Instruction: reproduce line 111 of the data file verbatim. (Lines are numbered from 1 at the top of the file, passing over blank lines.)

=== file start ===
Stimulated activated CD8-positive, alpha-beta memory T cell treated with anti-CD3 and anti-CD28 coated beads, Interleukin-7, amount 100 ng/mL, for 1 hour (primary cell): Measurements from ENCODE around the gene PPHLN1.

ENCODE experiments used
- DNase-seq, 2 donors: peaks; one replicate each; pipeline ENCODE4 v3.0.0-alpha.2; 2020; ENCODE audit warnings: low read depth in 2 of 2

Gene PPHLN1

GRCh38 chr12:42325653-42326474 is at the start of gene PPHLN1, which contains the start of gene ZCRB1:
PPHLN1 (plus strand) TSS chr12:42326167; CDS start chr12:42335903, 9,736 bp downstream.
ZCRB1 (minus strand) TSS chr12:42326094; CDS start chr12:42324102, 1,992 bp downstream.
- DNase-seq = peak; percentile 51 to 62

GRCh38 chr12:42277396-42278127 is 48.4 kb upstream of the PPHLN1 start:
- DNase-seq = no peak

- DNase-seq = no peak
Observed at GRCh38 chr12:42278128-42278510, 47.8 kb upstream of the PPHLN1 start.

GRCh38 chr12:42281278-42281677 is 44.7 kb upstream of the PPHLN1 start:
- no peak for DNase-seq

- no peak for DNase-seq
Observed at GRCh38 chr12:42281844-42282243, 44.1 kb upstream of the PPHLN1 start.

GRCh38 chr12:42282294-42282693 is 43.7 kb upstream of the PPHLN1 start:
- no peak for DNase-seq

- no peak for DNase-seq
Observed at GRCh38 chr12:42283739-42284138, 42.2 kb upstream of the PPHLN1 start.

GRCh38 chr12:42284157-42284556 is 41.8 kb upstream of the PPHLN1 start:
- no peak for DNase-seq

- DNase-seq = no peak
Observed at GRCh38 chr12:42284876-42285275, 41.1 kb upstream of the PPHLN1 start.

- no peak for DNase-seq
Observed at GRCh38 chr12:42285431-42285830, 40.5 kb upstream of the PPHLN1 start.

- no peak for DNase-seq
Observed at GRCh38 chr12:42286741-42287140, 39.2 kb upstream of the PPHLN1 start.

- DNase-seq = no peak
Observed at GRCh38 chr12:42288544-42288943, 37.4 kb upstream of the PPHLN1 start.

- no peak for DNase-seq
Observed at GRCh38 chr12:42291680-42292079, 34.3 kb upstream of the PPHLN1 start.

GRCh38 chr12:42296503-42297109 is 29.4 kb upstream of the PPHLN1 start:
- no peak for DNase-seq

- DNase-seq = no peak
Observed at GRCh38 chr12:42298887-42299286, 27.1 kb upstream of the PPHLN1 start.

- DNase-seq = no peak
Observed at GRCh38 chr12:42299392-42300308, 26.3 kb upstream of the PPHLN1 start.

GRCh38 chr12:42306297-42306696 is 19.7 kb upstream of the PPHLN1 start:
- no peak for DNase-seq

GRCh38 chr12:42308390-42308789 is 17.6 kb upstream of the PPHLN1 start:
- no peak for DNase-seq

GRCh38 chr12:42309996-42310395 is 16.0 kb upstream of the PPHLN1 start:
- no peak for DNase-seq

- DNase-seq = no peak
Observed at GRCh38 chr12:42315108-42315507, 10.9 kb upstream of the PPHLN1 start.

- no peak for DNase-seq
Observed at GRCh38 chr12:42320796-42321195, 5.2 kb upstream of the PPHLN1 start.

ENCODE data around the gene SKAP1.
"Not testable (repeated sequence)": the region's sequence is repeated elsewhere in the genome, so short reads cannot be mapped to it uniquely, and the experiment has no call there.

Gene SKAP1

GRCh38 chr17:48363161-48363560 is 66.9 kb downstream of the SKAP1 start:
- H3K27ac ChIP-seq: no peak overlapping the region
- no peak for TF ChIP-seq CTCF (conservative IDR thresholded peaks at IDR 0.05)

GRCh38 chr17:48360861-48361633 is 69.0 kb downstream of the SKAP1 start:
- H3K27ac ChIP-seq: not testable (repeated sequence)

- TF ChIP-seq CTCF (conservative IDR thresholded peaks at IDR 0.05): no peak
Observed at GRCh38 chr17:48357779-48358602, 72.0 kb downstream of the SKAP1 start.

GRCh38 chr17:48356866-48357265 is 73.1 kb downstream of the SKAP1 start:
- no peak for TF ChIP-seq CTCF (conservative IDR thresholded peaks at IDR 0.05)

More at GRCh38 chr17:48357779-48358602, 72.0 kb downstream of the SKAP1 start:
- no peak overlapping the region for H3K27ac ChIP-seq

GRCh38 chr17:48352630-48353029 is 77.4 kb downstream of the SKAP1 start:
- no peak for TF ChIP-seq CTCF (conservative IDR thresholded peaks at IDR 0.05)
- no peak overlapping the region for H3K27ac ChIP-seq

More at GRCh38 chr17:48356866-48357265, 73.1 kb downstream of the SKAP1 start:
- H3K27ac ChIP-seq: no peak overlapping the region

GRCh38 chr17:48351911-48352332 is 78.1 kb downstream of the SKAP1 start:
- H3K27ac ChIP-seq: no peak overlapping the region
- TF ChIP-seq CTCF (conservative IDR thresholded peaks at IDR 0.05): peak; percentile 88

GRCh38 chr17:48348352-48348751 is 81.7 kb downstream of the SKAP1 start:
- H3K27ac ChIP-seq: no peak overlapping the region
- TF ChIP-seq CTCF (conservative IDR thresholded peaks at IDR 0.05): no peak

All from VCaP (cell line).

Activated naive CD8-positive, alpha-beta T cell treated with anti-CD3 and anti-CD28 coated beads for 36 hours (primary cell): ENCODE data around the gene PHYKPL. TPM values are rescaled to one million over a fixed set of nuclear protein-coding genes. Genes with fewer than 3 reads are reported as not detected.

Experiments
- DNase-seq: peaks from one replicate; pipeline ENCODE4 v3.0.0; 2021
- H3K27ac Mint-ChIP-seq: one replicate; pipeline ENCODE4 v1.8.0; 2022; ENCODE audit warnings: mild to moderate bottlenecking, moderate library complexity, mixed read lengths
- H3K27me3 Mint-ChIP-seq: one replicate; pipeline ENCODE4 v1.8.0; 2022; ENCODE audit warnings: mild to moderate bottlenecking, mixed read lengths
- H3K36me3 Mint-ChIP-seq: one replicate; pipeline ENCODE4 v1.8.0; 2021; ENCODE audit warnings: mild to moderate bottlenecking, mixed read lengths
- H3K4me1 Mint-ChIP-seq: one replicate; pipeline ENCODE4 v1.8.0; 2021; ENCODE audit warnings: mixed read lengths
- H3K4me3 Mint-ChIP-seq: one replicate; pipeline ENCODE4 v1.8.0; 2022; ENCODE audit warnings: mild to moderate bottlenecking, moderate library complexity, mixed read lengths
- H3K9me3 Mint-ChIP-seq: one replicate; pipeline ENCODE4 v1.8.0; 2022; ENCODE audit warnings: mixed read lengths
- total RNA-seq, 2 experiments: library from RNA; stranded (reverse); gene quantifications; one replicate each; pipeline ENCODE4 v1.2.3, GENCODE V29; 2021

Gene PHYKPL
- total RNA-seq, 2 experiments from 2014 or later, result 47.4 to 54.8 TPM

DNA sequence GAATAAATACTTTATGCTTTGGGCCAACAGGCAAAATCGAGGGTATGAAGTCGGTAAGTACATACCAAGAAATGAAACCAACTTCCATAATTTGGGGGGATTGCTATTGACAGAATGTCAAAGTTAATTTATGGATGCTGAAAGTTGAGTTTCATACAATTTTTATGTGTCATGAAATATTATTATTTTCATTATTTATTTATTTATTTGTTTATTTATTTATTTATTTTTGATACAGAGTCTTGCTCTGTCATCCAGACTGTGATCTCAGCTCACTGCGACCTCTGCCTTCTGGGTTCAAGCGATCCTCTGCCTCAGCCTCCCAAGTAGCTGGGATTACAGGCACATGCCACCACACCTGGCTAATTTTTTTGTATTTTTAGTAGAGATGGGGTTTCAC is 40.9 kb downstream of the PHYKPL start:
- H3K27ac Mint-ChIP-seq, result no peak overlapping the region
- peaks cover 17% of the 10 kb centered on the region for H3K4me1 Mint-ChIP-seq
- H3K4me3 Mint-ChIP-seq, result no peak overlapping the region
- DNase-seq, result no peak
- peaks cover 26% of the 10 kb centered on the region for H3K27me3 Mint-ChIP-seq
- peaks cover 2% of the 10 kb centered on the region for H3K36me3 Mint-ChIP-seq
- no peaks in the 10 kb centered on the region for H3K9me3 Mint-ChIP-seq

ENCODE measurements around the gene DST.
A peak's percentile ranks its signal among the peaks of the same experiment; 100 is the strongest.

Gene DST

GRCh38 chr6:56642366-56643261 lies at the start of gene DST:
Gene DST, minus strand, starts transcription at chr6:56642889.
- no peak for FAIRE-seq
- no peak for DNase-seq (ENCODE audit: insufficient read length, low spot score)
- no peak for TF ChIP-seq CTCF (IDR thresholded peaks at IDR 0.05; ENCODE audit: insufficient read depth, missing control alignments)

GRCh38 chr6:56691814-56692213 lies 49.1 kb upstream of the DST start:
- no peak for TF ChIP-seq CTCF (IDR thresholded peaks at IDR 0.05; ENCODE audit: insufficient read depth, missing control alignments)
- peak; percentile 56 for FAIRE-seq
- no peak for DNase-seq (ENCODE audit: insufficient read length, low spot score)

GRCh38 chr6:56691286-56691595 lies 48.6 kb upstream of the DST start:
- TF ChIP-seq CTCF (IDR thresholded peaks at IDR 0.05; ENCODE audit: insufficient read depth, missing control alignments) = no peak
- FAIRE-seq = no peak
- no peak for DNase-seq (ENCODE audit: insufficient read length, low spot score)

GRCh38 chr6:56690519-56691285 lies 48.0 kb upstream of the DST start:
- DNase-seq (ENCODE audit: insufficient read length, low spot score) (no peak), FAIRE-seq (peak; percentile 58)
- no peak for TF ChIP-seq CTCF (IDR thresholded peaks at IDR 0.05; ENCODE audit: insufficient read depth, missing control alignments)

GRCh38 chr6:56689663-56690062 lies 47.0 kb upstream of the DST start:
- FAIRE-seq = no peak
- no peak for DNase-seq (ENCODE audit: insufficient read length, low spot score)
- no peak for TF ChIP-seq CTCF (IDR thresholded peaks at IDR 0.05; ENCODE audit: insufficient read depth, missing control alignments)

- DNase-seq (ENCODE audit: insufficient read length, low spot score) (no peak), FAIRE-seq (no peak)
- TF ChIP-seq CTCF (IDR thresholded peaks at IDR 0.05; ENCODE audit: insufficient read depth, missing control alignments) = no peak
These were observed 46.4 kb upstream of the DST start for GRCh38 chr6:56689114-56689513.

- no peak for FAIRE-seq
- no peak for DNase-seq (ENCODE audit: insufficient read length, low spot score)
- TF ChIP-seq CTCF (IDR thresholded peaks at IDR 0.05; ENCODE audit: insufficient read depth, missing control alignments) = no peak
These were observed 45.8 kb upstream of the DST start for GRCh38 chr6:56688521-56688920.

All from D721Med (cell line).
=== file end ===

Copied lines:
GRCh38 chr6:56690519-56691285 lies 48.0 kb upstream of the DST start: